My Path Towards Minimalism

Everyone has a reason behind why they’re removing unwanted distractions and possessions from their lives. I realized I haven’t yet shared that here on my blog, so I figured it’s about time to let you in on it.

The Three C’s

Minimalism, for me, is about clarity, control, and concentration. These things were either lacking or failing in my life a couple of years ago, and I realized I needed to change. A lot of it had to do with my massive intake of nothing other than coffee, coffee creamer, and spaghetti with marinara sauce. I wasn’t in a healthy place, and my mind was suffering. It took a few eye openers before I actually started treating myself better with a proper diet and exercise. I noticed improvement.

Then, about a year and a half ago, I started my moving spree. I lived in massive apartment with friends, then a small house (where the bedrooms were 8’x10′), then a small and ancient one bedroom apartment, and then I moved to Indianapolis where I am today. Each time I moved, I realized it was more difficult than the last time – it required toting several loads across town in my tiny car and my parent’s truck. I started feeling, in a weird way, like this stuff was wearing on my like my poor diet had been. And it was.

This was my 8'x10' bedroom where I kept most of my things - and my rabbits.

This was my 8’x10′ bedroom where I kept most of my things – and my rabbits.

I started getting to the point where my bags of clothing weighed several times what I do. Every drawer was a junk drawer, and was getting worse. I found no joy in cleaning or in getting rid of things I no longer needed. So, I started to make some changes.

For Clarity

When I began to realize how much I and others around me truly had, I felt a panic settling in. What if this stuff prevents me from doing what I want? What if I’m missing out right now because I can’t let it go?

I hadn’t been creative in months, and it was difficult for me to do so if things were cluttered or if I didn’t have an adequate workspace. If I had a desk, it was covered up with papers and old coffee mugs. If I had a chair, it was piled high with clean and dirty clothes that needed a home. My work was often frustrating and my mind was waving a white flag.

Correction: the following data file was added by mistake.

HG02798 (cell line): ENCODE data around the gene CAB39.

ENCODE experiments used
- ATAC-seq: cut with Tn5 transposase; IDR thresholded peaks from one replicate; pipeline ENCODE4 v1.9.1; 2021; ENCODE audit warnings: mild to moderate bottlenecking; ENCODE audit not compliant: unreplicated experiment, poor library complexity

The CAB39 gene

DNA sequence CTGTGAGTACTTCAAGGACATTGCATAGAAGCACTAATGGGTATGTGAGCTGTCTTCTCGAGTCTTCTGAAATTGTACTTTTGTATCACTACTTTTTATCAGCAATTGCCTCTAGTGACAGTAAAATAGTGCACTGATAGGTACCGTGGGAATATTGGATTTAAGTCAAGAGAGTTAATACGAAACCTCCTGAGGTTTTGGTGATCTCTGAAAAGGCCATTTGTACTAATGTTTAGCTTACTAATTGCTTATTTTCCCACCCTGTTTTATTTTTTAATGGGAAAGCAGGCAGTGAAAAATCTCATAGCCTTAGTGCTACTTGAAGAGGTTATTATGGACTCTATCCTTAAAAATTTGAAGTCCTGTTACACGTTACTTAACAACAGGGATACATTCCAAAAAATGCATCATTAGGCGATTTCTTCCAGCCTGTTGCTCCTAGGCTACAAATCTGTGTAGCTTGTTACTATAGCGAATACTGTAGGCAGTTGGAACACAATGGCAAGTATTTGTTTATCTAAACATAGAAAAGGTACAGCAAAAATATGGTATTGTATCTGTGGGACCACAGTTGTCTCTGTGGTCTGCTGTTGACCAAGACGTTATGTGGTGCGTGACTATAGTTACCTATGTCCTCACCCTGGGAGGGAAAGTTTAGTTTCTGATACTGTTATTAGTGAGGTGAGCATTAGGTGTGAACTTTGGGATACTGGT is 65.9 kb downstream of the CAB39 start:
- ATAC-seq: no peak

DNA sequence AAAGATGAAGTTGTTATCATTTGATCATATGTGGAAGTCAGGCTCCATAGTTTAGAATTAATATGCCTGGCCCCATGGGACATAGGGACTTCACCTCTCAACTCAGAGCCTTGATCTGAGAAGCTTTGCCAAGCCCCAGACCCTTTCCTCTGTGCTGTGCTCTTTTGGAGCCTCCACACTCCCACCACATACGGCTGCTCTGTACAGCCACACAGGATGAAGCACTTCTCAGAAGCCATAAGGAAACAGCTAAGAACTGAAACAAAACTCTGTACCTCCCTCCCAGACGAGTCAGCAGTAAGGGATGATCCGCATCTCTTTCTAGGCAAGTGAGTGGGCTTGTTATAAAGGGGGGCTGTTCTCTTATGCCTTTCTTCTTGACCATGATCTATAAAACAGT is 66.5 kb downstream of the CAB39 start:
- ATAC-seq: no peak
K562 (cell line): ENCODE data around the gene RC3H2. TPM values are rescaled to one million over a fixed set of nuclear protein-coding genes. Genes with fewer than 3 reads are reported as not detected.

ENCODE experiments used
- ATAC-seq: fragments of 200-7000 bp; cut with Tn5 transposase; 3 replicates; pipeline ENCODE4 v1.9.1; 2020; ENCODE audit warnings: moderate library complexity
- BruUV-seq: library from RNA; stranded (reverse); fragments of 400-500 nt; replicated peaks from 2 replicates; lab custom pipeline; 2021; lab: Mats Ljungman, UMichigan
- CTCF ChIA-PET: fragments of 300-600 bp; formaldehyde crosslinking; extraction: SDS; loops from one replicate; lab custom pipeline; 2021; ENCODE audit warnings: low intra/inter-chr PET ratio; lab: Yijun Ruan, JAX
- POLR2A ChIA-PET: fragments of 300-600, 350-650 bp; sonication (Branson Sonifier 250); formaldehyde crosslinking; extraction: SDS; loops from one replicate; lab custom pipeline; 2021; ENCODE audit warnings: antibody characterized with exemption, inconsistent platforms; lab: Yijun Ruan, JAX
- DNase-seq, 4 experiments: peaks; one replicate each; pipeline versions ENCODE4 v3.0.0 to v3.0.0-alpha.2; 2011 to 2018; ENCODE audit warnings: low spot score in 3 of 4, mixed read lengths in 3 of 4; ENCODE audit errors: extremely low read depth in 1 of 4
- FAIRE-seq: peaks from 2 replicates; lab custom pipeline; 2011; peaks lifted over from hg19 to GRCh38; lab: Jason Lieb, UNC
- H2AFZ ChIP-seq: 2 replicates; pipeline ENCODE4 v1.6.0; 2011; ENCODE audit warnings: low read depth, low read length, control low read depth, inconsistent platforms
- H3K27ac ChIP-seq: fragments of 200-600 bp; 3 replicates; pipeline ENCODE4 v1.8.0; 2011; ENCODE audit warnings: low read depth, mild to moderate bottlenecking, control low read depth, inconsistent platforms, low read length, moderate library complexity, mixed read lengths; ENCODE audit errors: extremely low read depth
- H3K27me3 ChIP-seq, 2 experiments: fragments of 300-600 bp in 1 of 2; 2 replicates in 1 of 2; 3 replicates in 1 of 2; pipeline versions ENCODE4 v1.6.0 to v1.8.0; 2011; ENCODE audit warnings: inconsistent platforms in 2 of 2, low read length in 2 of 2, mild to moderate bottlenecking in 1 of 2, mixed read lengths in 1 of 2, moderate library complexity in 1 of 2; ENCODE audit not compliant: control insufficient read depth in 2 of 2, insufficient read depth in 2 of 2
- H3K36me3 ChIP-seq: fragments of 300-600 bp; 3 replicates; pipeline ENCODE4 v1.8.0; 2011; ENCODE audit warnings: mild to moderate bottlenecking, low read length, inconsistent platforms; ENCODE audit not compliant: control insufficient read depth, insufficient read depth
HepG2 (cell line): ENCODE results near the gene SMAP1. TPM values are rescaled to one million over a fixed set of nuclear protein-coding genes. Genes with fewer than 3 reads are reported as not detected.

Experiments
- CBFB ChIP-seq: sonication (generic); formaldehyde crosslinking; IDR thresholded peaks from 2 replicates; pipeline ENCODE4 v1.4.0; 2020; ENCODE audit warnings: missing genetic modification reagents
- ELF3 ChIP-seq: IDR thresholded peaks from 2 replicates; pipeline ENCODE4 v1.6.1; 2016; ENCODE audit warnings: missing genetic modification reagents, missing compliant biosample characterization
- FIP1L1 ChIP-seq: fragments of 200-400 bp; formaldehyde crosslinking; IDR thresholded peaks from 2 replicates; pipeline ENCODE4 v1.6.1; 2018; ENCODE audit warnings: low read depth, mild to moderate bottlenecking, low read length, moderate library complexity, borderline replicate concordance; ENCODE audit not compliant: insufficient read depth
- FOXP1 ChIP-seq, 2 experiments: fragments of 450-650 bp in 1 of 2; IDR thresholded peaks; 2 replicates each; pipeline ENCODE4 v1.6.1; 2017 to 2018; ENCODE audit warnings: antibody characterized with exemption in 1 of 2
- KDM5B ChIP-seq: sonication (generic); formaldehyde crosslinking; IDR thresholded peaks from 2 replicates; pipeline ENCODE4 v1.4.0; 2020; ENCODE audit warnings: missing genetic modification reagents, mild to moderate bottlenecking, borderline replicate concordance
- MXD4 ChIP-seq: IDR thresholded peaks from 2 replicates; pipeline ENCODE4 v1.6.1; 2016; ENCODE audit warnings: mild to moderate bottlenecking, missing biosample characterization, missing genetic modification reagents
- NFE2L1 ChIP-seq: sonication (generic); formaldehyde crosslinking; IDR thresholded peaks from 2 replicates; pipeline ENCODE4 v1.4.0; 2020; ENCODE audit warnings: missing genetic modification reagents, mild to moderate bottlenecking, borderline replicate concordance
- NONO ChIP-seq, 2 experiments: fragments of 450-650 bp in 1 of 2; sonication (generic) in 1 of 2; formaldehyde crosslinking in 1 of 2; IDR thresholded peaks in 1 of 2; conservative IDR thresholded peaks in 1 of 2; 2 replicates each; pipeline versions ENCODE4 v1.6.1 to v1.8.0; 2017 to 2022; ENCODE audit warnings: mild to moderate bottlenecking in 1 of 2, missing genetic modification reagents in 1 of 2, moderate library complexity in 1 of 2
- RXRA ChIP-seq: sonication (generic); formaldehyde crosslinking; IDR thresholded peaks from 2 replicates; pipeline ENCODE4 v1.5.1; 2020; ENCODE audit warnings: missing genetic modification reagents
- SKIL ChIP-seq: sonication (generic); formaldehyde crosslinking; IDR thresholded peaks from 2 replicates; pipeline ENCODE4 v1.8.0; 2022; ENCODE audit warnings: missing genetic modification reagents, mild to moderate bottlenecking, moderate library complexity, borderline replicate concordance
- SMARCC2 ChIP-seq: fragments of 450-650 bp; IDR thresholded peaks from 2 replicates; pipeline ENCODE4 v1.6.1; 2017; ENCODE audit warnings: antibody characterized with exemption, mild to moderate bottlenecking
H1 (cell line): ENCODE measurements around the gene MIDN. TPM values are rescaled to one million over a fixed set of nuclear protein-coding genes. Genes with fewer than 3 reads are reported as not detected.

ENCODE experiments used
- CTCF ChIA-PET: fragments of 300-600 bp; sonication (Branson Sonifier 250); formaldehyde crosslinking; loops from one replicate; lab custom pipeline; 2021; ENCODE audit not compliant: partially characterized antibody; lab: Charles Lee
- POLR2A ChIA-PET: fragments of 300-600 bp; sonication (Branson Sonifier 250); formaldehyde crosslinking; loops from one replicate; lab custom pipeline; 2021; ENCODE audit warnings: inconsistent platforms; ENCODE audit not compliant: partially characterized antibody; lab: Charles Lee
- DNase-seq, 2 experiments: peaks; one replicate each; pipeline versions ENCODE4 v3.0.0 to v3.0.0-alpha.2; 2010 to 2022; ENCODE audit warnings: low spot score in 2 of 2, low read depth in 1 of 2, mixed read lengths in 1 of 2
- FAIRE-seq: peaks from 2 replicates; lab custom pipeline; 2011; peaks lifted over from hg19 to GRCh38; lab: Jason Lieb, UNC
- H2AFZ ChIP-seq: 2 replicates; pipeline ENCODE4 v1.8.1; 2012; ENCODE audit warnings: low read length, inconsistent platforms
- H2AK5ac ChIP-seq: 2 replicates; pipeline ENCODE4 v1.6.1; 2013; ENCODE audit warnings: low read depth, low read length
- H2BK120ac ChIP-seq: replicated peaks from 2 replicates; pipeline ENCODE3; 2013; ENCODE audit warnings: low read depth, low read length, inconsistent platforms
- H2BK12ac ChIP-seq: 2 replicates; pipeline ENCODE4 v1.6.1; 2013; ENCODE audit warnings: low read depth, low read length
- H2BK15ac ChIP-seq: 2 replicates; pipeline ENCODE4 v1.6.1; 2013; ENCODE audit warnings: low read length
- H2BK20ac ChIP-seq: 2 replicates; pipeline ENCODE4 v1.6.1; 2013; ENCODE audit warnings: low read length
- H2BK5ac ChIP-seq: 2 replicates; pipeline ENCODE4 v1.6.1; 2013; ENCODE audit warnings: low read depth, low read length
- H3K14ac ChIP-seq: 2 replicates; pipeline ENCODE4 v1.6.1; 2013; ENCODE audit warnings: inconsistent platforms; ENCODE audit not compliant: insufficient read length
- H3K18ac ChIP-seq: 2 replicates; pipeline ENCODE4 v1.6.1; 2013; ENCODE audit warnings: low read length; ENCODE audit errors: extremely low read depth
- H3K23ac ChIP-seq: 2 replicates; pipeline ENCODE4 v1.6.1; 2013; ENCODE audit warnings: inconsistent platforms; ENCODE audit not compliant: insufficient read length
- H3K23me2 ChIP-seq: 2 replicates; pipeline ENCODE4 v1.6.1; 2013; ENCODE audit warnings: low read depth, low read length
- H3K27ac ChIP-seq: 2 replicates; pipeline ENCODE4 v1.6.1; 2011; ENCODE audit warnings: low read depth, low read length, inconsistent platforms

Once I started to get rid of things, I was able to see more clearly both figuratively and literally – my space became easier to clean and more visually pleasing. I felt lighter and was excited about sharing what I had discovered with others.

This was a common sight in my room before I left for college. It's been a tough habit to break.

This was a common sight in my room before I left for college. It’s been a tough habit to break.

For Control

Another one of my nasty habits is to let things go wild, although are well within my control. While I’ve got a pretty good game face when it comes to every day interaction, I often feel as if everything is spinning out of my grasp and running away without me. My mind, my time, my aspirations…

Since I’ve become more deliberate about what I buy, what I keep, and what I eliminate from my life, I’ve noticed a greater sense of control. There’s not too many physical possessions in my life anymore that shouldn’t be, and that’s been doing wonders for me. I still slip up once in a while but learning how to talk to myself about mistakes and opportunities moving forward has been one of my unique challenges/opportunities as I head down this path.

For Concentration

I think this one is my most prized reason for eliminating things I don’t need. I get distracted and frustrated easily, and when things are in my way or aren’t where they should be, I’m thrown off. The less interruption, the more I’m able to focus on what’s really important. Like relationships, taking time to be creative, and taking care of myself.